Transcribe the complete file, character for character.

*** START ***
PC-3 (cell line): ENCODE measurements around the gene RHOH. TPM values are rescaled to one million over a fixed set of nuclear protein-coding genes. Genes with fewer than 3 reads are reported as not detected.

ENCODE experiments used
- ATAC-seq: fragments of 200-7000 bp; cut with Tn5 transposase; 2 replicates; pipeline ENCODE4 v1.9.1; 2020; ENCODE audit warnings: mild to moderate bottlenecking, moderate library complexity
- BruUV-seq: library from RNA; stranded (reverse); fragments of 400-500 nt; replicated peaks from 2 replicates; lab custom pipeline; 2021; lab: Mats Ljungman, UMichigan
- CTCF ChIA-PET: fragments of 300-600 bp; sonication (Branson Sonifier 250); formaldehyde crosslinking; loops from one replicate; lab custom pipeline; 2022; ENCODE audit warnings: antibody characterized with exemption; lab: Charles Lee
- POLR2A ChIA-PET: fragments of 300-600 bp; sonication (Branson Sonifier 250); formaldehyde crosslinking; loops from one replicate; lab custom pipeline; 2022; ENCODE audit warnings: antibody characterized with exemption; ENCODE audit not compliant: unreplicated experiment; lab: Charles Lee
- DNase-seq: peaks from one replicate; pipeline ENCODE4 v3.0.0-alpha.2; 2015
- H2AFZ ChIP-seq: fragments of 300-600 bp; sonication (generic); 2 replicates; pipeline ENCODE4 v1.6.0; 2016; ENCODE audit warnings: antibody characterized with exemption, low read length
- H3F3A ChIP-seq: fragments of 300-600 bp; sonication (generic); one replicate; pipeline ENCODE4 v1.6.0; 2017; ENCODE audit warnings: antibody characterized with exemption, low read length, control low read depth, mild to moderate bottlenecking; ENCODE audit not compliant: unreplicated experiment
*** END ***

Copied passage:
PC-3 (cell line): ENCODE measurements around the gene RHOH. TPM values are rescaled to one million over a fixed set of nuclear protein-coding genes. Genes with fewer than 3 reads are reported as not detected.

ENCODE experiments used
- ATAC-seq: fragments of 200-7000 bp; cut with Tn5 transposase; 2 replicates; pipeline ENCODE4 v1.9.1; 2020; ENCODE audit warnings: mild to moderate bottlenecking, moderate library complexity
- BruUV-seq: library from RNA; stranded (reverse); fragments of 400-500 nt; replicated peaks from 2 replicates; lab custom pipeline; 2021; lab: Mats Ljungman, UMichigan
- CTCF ChIA-PET: fragments of 300-600 bp; sonication (Branson Sonifier 250); formaldehyde crosslinking; loops from one replicate; lab custom pipeline; 2022; ENCODE audit warnings: antibody characterized with exemption; lab: Charles Lee
- POLR2A ChIA-PET: fragments of 300-600 bp; sonication (Branson Sonifier 250); formaldehyde crosslinking; loops from one replicate; lab custom pipeline; 2022; ENCODE audit warnings: antibody characterized with exemption; ENCODE audit not compliant: unreplicated experiment; lab: Charles Lee
- DNase-seq: peaks from one replicate; pipeline ENCODE4 v3.0.0-alpha.2; 2015
- H2AFZ ChIP-seq: fragments of 300-600 bp; sonication (generic); 2 replicates; pipeline ENCODE4 v1.6.0; 2016; ENCODE audit warnings: antibody characterized with exemption, low read length
- H3F3A ChIP-seq: fragments of 300-600 bp; sonication (generic); one replicate; pipeline ENCODE4 v1.6.0; 2017; ENCODE audit warnings: antibody characterized with exemption, low read length, control low read depth, mild to moderate bottlenecking; ENCODE audit not compliant: unreplicated experiment